A year later, it was senior night, it was a CCHA title race, and it was overtime.
A year later, it was a captain, it was a game winner, and it was a slap shot from the left wing.
A year later, it was Michigan. Again.
This time, Luke Glendening did it his way, and the captain — who doesn’t like talking about himself — couldn’t find the words to describe the night.
“I don’t know,” the senior forward said. “We’ve been fortunate both (senior nights), I’ll tell you that. But I don’t know. But, yeah — I don’t know. It would be nicer if we just won it in regulation, but hopefully next year they’ll figure that out.”
Three hundred sixty-four days before Glendening forced the turnover against No. 20 Northern Michigan and assisted junior forward A.J. Treais’ overtime goal, a different Michigan captain led the Wolverines to a dramatic senior-night victory in overtime.
Last year, Carl Hagelin did it the way Carl Hagelin should. He scored twice — with seconds left in regulation then again with two seconds remaining in overtime — to give Michigan an unforgettable win over Western Michigan. Glendening put his own stamp on Saturday night’s game with a goal, the game-winning assist to junior forward A.J. Treais and his characteristic brand of hard-working hockey.
Not bad for a former walk-on.
“Is it a coincidence that Luke Glendening gets a goal and an assist tonight on senior night?” asked Michigan coach Red Berenson. “I don’t think so. I don’t think it was a coincidence Carl Hagelin saved the night last year.
“It’s a special night for those players, and they’re the only ones that know what it feels like. The other players, they don’t get it yet.”
Glendening got it. After Friday’s game, Berenson said he was playing the best hockey of his career, and he didn’t even record a point. But that’s not Glendening’s style. Instead, Berenson says that he’s the team’s hardest worker, forechecker and penalty killer.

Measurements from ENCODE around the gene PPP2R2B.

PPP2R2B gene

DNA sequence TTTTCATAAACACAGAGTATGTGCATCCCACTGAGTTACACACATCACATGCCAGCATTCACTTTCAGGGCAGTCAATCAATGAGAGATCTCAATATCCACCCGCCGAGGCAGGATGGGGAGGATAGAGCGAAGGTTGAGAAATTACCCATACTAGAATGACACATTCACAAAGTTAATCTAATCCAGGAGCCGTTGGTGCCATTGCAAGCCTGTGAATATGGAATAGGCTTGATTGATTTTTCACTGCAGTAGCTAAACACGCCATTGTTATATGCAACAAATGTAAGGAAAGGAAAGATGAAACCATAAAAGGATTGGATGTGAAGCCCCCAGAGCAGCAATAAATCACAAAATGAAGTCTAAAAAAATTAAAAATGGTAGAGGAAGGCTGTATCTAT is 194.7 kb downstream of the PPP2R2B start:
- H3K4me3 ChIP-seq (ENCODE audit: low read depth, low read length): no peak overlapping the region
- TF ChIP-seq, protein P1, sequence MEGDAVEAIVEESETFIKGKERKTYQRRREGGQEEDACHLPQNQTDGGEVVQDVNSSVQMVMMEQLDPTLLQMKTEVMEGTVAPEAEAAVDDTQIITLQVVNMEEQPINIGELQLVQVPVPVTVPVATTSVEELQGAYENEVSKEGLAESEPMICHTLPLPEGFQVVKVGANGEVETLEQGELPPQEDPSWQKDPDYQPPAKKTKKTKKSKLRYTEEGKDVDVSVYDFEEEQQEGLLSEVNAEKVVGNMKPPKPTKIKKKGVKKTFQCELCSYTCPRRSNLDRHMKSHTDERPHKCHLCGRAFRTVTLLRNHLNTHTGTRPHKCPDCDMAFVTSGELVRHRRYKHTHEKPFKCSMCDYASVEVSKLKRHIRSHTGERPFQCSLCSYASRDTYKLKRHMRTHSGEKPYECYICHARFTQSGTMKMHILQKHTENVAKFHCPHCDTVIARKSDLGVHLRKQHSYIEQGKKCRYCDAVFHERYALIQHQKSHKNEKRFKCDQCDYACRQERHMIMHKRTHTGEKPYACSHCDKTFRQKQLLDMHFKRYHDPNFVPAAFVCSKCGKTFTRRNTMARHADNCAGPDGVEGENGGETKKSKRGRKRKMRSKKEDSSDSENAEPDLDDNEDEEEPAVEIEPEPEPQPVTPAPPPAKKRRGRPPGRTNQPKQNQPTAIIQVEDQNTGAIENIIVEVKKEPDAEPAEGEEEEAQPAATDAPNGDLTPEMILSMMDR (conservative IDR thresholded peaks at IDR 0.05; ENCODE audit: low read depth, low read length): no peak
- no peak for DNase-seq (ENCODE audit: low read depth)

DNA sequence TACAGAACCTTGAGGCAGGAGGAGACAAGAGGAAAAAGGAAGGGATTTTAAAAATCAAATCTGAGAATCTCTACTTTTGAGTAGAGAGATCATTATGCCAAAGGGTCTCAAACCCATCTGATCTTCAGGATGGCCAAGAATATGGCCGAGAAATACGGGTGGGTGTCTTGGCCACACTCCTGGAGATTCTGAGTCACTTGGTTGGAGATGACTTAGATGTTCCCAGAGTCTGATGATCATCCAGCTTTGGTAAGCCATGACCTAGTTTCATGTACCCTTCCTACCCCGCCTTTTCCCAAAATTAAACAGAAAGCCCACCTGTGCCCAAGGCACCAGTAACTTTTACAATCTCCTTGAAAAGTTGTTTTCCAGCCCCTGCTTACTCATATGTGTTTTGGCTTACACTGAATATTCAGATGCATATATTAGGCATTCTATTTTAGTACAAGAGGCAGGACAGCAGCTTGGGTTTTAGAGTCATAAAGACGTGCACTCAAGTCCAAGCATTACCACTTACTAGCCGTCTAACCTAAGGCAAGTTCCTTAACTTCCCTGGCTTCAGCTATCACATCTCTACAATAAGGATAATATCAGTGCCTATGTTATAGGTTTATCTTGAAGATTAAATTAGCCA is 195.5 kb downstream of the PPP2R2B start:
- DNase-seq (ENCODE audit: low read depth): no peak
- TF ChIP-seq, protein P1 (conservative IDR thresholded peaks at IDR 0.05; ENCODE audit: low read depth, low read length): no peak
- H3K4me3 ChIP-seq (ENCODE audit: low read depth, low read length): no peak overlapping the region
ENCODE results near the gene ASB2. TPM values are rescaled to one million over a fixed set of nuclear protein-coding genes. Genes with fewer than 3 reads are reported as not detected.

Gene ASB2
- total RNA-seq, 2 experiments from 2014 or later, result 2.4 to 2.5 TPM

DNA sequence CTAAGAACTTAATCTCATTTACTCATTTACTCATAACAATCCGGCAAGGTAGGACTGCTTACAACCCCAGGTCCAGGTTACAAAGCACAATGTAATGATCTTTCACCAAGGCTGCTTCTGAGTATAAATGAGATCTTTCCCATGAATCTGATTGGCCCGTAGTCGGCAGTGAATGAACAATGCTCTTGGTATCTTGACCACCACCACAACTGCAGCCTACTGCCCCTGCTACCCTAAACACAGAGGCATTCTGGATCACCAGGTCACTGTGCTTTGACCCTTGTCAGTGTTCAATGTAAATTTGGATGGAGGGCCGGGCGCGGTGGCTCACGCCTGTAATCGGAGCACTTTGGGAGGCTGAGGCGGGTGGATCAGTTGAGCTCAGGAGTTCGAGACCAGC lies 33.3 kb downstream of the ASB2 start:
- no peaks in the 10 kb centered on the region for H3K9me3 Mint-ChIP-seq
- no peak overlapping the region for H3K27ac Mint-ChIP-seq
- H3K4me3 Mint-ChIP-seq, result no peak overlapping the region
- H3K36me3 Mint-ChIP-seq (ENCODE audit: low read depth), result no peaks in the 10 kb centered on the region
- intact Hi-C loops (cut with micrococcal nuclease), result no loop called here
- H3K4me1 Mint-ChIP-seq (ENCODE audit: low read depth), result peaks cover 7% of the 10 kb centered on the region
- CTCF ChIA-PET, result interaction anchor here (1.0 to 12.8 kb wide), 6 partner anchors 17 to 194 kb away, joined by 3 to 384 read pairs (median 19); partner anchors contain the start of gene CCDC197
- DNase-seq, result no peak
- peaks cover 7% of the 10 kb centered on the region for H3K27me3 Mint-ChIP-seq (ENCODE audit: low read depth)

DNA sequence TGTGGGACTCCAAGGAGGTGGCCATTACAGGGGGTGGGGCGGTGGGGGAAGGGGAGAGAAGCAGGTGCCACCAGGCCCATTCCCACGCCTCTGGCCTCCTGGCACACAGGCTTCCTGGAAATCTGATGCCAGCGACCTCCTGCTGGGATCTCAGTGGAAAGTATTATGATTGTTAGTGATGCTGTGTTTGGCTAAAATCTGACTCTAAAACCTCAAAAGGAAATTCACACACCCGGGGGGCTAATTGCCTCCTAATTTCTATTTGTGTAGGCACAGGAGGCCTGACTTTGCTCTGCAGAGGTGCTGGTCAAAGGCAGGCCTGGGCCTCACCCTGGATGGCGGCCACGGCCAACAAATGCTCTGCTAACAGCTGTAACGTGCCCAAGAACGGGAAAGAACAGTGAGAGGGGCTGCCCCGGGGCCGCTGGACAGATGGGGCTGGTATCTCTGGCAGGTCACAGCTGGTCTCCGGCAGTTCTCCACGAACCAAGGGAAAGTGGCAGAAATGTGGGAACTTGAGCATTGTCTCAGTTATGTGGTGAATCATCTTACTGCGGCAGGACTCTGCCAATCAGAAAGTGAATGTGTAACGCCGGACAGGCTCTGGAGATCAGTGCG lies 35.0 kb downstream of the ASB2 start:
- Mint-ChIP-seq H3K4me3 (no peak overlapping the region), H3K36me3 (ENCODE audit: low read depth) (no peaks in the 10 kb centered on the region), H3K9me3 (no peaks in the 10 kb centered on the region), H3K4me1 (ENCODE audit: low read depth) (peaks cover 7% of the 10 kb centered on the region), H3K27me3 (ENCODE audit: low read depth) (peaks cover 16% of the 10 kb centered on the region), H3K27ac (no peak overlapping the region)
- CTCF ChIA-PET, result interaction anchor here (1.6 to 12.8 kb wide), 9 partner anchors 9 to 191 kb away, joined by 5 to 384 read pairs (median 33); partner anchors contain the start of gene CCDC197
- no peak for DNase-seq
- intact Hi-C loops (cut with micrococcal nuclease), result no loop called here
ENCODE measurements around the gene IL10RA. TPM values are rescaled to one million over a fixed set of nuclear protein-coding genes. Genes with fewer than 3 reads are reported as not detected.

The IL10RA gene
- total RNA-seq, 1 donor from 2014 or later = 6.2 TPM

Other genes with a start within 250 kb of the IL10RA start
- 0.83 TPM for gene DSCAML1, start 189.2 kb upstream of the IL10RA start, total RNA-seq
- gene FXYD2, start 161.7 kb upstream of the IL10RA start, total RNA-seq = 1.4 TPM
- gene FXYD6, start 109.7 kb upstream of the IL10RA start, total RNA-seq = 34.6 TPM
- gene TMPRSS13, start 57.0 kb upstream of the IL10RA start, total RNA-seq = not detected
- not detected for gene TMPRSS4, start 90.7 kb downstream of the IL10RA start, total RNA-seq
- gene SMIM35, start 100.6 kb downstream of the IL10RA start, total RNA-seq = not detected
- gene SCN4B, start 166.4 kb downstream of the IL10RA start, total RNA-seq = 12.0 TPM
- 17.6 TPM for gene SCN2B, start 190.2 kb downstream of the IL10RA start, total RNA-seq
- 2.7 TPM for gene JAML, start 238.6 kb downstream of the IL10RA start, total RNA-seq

During practice, Glendening refuses to get beat by anyone in sprints.
On Saturday, he tallied Michigan’s first goal of the night in the second period with a wrister that beat Northern Michigan goalie Reid Ellingson. It was Glendening’s eighth goal of the year, and his first in more than a month.
After the game went into overtime, Glendening intercepted a pass by Wildcat defenseman Wade Epp and sent a cross-ice pass to Treais, who one-timed the puck into the goal.
The pass was more or less routine, but the play to get the puck — where Glendening anticipated a blind pass along the boards in the Wildcat zone — was trademark Glendening.
So was his explanation.
“(Epp) just didn’t really have anywhere else to go,” Glendening said. “He would’ve had to go cross ice, and most ‘D’ don’t like to do that, especially in overtime. So I guess I got lucky.”
Almost four years ago, Glendening was an unheralded freshman — unsure of his role on the team or whether a role for him even existed.
Glendening needed one practice to prove he belonged, a few weeks to prove he could stay and two years to become a two-year captain.
“He just turned himself into a player within weeks,” Berenson said. “He practiced his way into the lineup, and he stayed in the lineup, and he’s been rock solid, and he gets better every year.
“You talk about a character kid, and a work ethic and a no-nonsense, great-student athlete. That’s the kind of kid you want at Michigan.”
In the Michigan locker room after the game, Berenson wrote two words on the board:
The coach pointed to the top one.
“Was this a factor tonight?” Berenson asked his team. “Did that become a factor? I don’t know if Luke Glendening willed this … but that’s what it takes, boys. That’s what it takes.”